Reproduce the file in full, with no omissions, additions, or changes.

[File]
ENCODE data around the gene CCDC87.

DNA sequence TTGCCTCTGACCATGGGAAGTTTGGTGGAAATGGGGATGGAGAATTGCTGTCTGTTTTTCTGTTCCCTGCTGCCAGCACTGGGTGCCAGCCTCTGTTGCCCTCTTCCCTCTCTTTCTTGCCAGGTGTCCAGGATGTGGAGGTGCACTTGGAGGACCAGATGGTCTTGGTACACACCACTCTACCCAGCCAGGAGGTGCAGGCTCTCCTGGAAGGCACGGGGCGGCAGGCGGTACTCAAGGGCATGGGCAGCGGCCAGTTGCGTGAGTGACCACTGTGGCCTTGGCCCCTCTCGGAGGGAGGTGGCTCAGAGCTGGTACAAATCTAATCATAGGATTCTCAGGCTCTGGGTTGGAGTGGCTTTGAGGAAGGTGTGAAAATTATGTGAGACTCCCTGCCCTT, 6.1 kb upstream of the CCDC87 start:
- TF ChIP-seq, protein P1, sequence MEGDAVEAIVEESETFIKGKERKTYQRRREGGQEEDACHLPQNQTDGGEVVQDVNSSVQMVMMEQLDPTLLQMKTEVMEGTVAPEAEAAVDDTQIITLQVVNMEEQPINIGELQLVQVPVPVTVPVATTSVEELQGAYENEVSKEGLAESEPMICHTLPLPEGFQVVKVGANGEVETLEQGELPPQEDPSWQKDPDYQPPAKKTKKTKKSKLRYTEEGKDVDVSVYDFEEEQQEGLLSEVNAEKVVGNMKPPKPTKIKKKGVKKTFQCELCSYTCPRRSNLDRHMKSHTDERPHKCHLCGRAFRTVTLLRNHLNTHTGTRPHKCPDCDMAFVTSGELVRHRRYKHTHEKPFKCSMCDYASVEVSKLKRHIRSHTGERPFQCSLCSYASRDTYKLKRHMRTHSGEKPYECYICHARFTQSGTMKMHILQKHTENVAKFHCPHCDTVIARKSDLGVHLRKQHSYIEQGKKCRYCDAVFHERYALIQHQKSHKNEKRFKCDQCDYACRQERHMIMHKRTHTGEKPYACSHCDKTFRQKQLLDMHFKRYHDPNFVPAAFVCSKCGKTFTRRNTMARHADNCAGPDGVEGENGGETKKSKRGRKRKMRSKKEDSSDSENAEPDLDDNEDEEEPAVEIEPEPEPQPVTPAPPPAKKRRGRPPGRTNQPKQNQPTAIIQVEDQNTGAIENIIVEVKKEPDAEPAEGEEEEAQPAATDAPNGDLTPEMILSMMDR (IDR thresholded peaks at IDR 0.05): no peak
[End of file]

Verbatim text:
ENCODE data around the gene CCDC87.

DNA sequence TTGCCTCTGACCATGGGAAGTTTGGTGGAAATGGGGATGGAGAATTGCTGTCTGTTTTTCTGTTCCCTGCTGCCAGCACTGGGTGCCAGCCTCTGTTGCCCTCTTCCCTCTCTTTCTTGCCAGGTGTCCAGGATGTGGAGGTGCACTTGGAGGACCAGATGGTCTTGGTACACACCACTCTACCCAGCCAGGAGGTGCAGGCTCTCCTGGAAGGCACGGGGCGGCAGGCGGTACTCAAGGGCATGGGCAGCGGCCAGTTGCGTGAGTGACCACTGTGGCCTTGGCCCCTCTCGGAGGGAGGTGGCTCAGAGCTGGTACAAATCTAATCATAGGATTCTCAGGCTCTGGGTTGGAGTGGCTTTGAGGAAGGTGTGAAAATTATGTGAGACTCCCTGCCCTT, 6.1 kb upstream of the CCDC87 start:
- TF ChIP-seq, protein P1, sequence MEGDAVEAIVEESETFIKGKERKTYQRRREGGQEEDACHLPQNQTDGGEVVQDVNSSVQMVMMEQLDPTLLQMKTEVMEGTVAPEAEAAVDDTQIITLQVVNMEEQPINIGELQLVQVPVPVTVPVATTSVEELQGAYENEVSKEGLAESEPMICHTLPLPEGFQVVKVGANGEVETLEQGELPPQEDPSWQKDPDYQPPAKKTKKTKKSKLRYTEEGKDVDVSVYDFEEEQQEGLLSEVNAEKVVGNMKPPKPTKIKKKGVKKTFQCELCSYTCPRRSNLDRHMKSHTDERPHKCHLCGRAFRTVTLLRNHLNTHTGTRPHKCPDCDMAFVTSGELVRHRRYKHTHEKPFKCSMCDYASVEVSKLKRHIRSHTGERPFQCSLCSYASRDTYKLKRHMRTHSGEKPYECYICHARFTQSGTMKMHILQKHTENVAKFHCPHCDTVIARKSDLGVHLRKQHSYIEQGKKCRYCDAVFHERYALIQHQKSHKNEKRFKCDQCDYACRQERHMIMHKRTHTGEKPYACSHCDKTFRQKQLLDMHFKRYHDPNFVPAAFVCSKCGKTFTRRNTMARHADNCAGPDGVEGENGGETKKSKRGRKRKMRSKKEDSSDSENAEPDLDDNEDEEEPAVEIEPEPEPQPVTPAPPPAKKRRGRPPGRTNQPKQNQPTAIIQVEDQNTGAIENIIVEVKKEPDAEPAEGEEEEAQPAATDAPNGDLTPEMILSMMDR (IDR thresholded peaks at IDR 0.05): no peak